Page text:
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EMPHASIS ON PERSON NOT PROFIT TO OVERCOME UNEMPLOYMENT CRISIS
Letter of John Paul II to Faithful of Diocese of Rome
VATICAN CITY, DEC 7 (ZENIT).- "Justice and solidarity demand we face the
grave problem of unemployment and the inability to find a first job." This
is one of the burning issues in John Paul II's letter on work, directed in
particular to Romans, who are in the third phase of their "Urban Mission" in
preparation for the Jubilee of 2000.
This document, which the Pope referred to on November 30 when he proclaimed
the bull convoking the holy year, emphasizes that the dignity of the worker
requires "an adequate adaptation to professional responsibilities and family
obligations; the production of quality goods and services; justice in
compensation, and solidarity."
During the last eight years, Rome has been living through very difficult
times. The Italian political crisis has been felt especially in the capital
city, which depends to a great extent on political institutions. With the
exception of projects in preparation for the Jubilee, public structures in
Rome are virtually paralyzed since the beginning of the 90s. The Pope
described the situation as a "crisis in the job market coupled with new
forms of poverty which every day affects more families, the elderly, the
handicapped and immigrants. Simultaneously, important aspects of life, such
as public health, schools, homes, social services are going through hard
times, not entirely due to the economic order."
Work Must Emphasize Human Dimension
More than anything, Rome is undergoing a crisis of hope. "In the ebb and
flow of work, conditioned by the emphasis on efficiency and profit, the
complexities of economic activity are often turned into absolutes, in
detriment of the human dimension of work and the primary rights of the
person. It is precisely for these reasons that work is regarded as a burden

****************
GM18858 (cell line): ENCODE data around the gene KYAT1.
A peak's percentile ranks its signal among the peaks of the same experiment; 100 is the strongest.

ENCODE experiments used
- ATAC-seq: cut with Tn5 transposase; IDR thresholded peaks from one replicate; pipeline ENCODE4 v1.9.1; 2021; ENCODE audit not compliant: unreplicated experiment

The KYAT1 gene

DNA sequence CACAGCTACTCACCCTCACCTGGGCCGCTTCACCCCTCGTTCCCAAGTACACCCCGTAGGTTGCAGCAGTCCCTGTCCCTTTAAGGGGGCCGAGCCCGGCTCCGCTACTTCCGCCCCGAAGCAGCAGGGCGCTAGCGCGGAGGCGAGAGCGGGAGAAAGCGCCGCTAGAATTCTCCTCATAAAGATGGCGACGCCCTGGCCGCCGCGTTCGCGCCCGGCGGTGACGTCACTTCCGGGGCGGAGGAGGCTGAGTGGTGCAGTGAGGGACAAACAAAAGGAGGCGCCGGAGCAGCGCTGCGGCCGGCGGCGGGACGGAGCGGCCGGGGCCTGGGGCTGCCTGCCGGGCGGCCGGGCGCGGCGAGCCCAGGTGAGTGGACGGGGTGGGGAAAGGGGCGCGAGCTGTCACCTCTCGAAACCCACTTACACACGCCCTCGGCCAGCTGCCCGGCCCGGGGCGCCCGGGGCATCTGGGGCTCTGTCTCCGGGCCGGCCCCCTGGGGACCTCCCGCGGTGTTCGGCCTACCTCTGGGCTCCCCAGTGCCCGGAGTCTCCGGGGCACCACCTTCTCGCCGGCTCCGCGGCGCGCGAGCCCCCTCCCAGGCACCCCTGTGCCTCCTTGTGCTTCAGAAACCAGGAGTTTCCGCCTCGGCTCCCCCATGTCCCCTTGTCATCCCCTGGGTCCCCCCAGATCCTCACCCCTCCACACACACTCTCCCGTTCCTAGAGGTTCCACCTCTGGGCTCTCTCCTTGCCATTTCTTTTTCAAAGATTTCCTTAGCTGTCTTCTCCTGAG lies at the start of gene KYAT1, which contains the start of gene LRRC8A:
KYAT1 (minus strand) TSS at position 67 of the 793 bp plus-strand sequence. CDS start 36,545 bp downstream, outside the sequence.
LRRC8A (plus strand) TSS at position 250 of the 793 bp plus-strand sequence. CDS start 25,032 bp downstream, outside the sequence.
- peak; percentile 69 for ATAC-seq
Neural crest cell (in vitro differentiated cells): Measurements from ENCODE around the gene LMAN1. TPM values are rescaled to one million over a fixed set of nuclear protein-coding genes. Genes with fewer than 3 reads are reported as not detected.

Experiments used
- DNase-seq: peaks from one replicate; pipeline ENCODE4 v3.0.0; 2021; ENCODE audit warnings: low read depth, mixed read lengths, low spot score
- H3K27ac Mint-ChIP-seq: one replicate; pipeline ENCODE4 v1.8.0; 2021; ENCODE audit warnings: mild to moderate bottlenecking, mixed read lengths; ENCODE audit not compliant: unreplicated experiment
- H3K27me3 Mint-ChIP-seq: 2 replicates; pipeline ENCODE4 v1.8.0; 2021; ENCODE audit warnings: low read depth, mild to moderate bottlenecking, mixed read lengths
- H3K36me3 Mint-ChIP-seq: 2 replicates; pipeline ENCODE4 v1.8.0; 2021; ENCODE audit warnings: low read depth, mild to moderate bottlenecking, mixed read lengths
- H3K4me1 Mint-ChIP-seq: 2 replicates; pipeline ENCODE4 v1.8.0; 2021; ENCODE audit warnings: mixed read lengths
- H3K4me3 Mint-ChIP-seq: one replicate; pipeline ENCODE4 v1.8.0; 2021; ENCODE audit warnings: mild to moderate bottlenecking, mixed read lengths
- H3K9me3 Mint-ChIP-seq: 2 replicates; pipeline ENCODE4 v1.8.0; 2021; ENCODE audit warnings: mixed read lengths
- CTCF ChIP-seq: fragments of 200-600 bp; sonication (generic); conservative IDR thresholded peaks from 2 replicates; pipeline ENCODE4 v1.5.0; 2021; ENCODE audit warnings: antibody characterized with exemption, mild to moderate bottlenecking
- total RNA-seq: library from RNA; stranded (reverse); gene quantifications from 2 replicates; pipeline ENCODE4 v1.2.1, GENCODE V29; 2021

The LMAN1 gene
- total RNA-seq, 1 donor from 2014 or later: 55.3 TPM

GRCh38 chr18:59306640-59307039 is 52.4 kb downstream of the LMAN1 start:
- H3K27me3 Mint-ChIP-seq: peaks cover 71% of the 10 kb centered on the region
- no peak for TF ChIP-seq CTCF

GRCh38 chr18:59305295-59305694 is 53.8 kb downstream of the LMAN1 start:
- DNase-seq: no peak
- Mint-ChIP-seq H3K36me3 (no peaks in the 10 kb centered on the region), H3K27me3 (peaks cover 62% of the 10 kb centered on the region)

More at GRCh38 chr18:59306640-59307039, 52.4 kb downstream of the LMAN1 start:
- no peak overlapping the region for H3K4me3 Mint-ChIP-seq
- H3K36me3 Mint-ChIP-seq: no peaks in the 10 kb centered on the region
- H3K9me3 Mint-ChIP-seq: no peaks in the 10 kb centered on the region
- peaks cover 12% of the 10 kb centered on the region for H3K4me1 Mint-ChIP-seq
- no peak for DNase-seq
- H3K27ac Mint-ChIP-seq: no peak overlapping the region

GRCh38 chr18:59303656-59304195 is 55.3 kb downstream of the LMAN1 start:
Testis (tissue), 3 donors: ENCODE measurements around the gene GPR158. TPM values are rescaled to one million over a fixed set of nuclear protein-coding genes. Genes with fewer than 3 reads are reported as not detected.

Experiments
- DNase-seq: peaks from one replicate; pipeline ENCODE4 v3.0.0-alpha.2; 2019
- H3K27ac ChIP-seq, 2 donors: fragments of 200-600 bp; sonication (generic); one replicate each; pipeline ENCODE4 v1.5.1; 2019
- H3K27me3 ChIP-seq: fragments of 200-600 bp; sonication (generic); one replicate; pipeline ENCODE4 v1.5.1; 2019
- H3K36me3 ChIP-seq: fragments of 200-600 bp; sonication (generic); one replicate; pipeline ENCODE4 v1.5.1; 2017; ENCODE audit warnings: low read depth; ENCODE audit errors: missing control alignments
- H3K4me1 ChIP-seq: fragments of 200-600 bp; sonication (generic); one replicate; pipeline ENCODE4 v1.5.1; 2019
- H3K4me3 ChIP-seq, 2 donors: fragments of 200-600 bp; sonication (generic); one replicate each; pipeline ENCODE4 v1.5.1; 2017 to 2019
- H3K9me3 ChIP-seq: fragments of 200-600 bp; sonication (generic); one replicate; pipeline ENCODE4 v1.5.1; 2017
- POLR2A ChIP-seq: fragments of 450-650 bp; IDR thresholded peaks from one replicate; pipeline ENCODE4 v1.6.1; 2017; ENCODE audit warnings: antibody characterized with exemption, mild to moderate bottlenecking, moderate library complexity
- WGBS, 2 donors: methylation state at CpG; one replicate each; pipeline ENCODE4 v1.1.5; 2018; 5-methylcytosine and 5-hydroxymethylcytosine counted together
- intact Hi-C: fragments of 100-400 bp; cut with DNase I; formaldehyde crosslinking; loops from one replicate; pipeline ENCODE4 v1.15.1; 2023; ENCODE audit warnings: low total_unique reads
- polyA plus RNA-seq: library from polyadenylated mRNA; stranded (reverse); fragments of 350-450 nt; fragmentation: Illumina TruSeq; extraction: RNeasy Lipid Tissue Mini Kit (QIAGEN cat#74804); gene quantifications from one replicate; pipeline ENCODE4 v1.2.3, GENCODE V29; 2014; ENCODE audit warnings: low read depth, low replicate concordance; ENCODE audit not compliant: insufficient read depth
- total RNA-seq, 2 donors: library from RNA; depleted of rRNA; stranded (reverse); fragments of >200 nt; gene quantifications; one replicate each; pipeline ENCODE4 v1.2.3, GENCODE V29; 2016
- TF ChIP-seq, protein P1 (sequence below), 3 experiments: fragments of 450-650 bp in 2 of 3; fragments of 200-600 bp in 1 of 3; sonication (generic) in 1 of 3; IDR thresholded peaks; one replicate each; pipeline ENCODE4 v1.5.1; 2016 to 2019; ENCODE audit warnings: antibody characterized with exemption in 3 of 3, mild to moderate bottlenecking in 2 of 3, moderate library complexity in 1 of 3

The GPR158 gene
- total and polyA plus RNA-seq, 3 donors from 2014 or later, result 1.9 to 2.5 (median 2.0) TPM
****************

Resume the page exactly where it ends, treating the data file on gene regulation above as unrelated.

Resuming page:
and a necessity for survival, as opposed to fulfillment of the person and of
the will of God," the Pope said.
In order to resolve these problems, the Holy Father appeals to all social
leaders -- public, private and religious --, to joint efforts so that "the
crisis of hope which seems to be paralyzing so many Romans will not become a
permanent situation." Specifically, he advocates a change which will
"promote a mentality of confidence and creativity."
"A correct approach in the workplace is an attitude of justice. To achieve
this, the labor unions and associations must have not only just compensation
as their objective, but respect for the rights and duties of persons and the
harmonious development of the relationship between the professional sector
John Paul II invited the Christian community to be conscious of "its
spiritual and civil mission, of its human patrimony and culture of faith,
so that Rome will promote civil and economic development for the benefit of
the whole Italian nation and of the world."
The third phase of the mission of the city of Rome has as its objective the
evangelization of professional circles. With this in mind, the Holy Father
exhorted the faithful of the Roman archdiocese to "not be afraid to
introduce Christ to your colleagues or to hang a cross in the place where
you work and in your homes. It will be a reminder to everyone of the gift of
love of the Son of God who redeemed the world and rescued every aspect of
life and of work from sin."
John Paul II is not only head of the Catholic Church, but also Bishop of
the city of Rome, a responsibility he has exercised with great diligence
beginning of his pontificate. Proof are his pastoral visits to virtually all
the parishes of the Eternal City in the last twenty years -- to date, 277.
Every week he meets with the Cardinal Vicar of Rome, Camillo Ruini, and
analyzes pastoral strategies, the development of vocations to the priesthood
and consecrated life, the difficulties of Catholic schools, etc. The Pope,
himself, launched the mission of the citizenry of Rome three years ago,
which involves "missionaries" from Roman parishes visiting faithful in their